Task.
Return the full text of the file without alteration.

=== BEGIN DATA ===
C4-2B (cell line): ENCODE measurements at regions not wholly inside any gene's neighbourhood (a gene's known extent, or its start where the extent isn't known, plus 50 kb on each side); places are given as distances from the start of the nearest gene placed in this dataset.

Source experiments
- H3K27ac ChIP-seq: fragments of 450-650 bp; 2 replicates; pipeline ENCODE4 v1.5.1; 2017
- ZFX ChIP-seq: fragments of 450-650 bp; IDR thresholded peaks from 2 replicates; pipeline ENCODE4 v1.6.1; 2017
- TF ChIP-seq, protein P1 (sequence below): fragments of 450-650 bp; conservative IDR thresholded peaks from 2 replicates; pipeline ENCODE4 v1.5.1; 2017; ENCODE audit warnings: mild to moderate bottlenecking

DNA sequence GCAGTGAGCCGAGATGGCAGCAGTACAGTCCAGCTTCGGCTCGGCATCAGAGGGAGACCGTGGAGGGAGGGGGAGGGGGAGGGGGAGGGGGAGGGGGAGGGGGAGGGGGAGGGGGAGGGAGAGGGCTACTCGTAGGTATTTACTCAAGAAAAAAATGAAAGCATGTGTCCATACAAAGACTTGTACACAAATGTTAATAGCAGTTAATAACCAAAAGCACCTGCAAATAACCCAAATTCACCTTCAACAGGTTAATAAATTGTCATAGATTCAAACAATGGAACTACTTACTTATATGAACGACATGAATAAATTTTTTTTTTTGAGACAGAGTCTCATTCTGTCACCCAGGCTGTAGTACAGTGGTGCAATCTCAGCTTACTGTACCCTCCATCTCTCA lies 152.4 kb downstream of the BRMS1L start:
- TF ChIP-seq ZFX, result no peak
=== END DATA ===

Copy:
C4-2B (cell line): ENCODE measurements at regions not wholly inside any gene's neighbourhood (a gene's known extent, or its start where the extent isn't known, plus 50 kb on each side); places are given as distances from the start of the nearest gene placed in this dataset.

Source experiments
- H3K27ac ChIP-seq: fragments of 450-650 bp; 2 replicates; pipeline ENCODE4 v1.5.1; 2017
- ZFX ChIP-seq: fragments of 450-650 bp; IDR thresholded peaks from 2 replicates; pipeline ENCODE4 v1.6.1; 2017
- TF ChIP-seq, protein P1 (sequence below): fragments of 450-650 bp; conservative IDR thresholded peaks from 2 replicates; pipeline ENCODE4 v1.5.1; 2017; ENCODE audit warnings: mild to moderate bottlenecking

DNA sequence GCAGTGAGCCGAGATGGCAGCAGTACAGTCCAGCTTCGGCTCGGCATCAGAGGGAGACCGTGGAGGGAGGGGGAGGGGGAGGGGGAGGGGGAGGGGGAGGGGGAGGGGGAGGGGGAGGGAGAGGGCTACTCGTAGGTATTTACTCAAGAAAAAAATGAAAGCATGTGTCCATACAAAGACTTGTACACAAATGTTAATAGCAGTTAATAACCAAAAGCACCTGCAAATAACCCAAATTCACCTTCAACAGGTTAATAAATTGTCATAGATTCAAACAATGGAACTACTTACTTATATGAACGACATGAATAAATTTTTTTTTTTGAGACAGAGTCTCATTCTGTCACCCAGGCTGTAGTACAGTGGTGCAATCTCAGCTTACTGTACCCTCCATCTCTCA lies 152.4 kb downstream of the BRMS1L start:
- TF ChIP-seq ZFX, result no peak